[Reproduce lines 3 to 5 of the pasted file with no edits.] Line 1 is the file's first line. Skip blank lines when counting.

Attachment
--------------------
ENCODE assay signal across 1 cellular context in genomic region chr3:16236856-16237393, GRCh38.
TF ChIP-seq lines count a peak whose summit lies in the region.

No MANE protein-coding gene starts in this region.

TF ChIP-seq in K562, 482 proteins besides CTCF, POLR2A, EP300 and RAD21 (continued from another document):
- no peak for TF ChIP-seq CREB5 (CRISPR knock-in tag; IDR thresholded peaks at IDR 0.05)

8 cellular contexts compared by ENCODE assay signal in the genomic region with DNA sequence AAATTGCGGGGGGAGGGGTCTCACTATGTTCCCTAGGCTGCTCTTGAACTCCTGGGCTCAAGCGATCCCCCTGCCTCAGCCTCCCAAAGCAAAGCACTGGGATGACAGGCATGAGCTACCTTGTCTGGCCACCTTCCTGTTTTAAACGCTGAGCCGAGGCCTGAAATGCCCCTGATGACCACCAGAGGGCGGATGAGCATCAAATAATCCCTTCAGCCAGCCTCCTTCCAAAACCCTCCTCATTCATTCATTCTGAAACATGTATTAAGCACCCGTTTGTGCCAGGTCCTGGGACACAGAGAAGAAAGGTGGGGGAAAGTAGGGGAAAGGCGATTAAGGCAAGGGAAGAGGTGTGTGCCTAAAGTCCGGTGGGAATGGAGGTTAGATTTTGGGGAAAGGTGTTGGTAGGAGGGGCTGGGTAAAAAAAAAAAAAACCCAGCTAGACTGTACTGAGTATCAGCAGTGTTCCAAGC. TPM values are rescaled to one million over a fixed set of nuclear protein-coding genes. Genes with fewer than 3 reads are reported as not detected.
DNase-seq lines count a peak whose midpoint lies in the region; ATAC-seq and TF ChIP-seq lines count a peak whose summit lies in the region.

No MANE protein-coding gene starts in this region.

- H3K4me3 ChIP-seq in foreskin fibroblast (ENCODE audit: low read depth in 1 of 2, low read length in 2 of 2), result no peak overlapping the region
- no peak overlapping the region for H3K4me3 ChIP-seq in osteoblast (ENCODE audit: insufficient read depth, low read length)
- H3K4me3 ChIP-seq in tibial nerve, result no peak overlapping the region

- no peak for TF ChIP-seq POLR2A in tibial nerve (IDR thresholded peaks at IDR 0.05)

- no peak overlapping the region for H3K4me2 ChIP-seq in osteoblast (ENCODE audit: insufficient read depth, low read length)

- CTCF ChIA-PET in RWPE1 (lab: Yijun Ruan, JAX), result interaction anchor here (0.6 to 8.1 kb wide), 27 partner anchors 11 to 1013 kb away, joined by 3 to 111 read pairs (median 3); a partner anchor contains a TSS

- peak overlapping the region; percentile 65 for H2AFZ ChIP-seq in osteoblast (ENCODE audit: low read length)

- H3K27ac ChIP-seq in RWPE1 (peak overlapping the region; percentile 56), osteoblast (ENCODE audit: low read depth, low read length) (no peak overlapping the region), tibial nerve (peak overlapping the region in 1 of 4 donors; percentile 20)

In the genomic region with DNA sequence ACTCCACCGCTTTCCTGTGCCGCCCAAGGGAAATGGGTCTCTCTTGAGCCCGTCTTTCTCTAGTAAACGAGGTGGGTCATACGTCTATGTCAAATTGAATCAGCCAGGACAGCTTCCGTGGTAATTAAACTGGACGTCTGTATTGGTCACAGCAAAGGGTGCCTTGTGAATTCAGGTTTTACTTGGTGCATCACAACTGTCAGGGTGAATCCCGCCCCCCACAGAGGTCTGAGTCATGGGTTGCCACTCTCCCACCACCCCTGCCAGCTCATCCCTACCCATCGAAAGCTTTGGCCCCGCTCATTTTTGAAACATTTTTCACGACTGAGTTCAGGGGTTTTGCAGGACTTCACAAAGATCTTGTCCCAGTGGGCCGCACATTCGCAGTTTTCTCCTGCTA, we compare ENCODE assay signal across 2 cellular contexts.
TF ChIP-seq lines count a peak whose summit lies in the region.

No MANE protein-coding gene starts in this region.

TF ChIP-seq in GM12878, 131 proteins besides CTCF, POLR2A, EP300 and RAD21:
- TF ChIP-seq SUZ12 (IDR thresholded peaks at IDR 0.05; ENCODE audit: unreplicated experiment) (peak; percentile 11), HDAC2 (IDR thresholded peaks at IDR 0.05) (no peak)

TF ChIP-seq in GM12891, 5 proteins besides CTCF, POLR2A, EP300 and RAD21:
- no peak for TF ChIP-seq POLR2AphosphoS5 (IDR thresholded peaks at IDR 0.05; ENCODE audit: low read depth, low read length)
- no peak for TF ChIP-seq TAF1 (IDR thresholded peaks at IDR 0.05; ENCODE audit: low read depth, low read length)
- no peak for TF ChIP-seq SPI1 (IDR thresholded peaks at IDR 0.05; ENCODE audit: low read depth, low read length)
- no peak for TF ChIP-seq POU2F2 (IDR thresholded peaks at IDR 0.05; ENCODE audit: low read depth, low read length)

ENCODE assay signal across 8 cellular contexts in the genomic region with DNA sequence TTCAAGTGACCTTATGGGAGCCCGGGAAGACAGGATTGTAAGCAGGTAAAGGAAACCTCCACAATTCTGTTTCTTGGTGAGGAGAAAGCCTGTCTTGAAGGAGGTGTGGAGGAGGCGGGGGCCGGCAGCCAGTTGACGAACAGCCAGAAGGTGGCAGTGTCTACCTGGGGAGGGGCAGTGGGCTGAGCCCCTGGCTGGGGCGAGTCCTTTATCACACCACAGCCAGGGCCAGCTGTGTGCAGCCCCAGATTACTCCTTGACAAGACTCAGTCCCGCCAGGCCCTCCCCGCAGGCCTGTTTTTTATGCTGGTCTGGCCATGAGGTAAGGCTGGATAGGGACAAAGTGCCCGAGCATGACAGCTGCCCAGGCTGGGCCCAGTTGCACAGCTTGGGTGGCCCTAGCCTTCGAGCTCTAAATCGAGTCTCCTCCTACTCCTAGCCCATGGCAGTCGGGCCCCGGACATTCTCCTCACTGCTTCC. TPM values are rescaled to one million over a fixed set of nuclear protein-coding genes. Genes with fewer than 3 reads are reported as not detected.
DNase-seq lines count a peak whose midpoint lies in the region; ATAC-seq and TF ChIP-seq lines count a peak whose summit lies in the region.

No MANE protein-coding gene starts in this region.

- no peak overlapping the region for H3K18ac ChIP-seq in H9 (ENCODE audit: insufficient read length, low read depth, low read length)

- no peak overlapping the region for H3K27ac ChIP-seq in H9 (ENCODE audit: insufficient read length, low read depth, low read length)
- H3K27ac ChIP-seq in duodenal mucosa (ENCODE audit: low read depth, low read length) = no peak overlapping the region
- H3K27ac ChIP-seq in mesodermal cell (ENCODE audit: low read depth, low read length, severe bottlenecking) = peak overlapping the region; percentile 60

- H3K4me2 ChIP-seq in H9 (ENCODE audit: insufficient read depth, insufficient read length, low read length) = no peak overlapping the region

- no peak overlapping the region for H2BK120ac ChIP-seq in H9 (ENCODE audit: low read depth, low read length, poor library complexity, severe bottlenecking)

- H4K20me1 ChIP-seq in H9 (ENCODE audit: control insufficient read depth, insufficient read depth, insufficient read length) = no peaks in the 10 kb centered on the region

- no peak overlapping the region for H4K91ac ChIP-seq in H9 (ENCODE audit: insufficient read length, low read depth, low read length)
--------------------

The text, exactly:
No MANE protein-coding gene starts in this region.

TF ChIP-seq in K562, 482 proteins besides CTCF, POLR2A, EP300 and RAD21 (continued from another document):
- no peak for TF ChIP-seq CREB5 (CRISPR knock-in tag; IDR thresholded peaks at IDR 0.05)